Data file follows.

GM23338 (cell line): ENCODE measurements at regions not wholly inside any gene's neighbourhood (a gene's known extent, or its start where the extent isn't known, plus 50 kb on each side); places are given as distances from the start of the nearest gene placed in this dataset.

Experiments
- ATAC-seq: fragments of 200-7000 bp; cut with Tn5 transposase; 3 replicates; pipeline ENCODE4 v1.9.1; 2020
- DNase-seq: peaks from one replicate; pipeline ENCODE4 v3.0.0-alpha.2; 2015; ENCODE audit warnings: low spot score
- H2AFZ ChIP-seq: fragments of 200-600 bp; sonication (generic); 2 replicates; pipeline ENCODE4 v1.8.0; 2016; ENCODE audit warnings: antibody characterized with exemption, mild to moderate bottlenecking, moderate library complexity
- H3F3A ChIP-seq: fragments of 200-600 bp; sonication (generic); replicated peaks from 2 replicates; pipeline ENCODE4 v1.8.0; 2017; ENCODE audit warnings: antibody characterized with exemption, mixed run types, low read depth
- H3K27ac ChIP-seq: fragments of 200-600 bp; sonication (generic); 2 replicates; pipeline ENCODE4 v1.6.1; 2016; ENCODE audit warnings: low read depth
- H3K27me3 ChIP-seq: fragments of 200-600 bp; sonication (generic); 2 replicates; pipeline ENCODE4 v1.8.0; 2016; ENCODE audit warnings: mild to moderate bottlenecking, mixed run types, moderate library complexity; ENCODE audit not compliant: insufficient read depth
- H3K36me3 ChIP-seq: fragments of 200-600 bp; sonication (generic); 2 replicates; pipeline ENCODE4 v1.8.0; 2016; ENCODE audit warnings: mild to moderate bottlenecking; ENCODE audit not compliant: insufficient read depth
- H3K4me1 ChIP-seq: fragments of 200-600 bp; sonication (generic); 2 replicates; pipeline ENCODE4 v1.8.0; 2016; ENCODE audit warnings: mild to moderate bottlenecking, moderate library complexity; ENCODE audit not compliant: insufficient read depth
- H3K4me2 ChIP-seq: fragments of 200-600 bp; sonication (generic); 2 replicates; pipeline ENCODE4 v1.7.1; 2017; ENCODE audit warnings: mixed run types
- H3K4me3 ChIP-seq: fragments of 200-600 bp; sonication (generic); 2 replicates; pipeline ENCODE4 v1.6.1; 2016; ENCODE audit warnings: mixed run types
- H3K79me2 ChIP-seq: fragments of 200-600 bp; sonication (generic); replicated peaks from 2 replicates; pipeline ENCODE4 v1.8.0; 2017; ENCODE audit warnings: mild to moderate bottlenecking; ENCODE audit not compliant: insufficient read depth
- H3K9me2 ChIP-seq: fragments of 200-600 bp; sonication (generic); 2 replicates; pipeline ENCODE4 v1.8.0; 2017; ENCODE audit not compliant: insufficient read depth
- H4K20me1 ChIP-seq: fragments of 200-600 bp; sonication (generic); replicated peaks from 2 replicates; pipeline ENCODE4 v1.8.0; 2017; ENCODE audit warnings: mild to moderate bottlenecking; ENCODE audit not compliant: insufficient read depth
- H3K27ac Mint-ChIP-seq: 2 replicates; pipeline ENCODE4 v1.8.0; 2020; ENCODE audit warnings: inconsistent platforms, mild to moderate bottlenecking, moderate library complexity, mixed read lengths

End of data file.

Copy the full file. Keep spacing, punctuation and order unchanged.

GM23338 (cell line): ENCODE measurements at regions not wholly inside any gene's neighbourhood (a gene's known extent, or its start where the extent isn't known, plus 50 kb on each side); places are given as distances from the start of the nearest gene placed in this dataset.

Experiments
- ATAC-seq: fragments of 200-7000 bp; cut with Tn5 transposase; 3 replicates; pipeline ENCODE4 v1.9.1; 2020
- DNase-seq: peaks from one replicate; pipeline ENCODE4 v3.0.0-alpha.2; 2015; ENCODE audit warnings: low spot score
- H2AFZ ChIP-seq: fragments of 200-600 bp; sonication (generic); 2 replicates; pipeline ENCODE4 v1.8.0; 2016; ENCODE audit warnings: antibody characterized with exemption, mild to moderate bottlenecking, moderate library complexity
- H3F3A ChIP-seq: fragments of 200-600 bp; sonication (generic); replicated peaks from 2 replicates; pipeline ENCODE4 v1.8.0; 2017; ENCODE audit warnings: antibody characterized with exemption, mixed run types, low read depth
- H3K27ac ChIP-seq: fragments of 200-600 bp; sonication (generic); 2 replicates; pipeline ENCODE4 v1.6.1; 2016; ENCODE audit warnings: low read depth
- H3K27me3 ChIP-seq: fragments of 200-600 bp; sonication (generic); 2 replicates; pipeline ENCODE4 v1.8.0; 2016; ENCODE audit warnings: mild to moderate bottlenecking, mixed run types, moderate library complexity; ENCODE audit not compliant: insufficient read depth
- H3K36me3 ChIP-seq: fragments of 200-600 bp; sonication (generic); 2 replicates; pipeline ENCODE4 v1.8.0; 2016; ENCODE audit warnings: mild to moderate bottlenecking; ENCODE audit not compliant: insufficient read depth
- H3K4me1 ChIP-seq: fragments of 200-600 bp; sonication (generic); 2 replicates; pipeline ENCODE4 v1.8.0; 2016; ENCODE audit warnings: mild to moderate bottlenecking, moderate library complexity; ENCODE audit not compliant: insufficient read depth
- H3K4me2 ChIP-seq: fragments of 200-600 bp; sonication (generic); 2 replicates; pipeline ENCODE4 v1.7.1; 2017; ENCODE audit warnings: mixed run types
- H3K4me3 ChIP-seq: fragments of 200-600 bp; sonication (generic); 2 replicates; pipeline ENCODE4 v1.6.1; 2016; ENCODE audit warnings: mixed run types
- H3K79me2 ChIP-seq: fragments of 200-600 bp; sonication (generic); replicated peaks from 2 replicates; pipeline ENCODE4 v1.8.0; 2017; ENCODE audit warnings: mild to moderate bottlenecking; ENCODE audit not compliant: insufficient read depth
- H3K9me2 ChIP-seq: fragments of 200-600 bp; sonication (generic); 2 replicates; pipeline ENCODE4 v1.8.0; 2017; ENCODE audit not compliant: insufficient read depth
- H4K20me1 ChIP-seq: fragments of 200-600 bp; sonication (generic); replicated peaks from 2 replicates; pipeline ENCODE4 v1.8.0; 2017; ENCODE audit warnings: mild to moderate bottlenecking; ENCODE audit not compliant: insufficient read depth
- H3K27ac Mint-ChIP-seq: 2 replicates; pipeline ENCODE4 v1.8.0; 2020; ENCODE audit warnings: inconsistent platforms, mild to moderate bottlenecking, moderate library complexity, mixed read lengths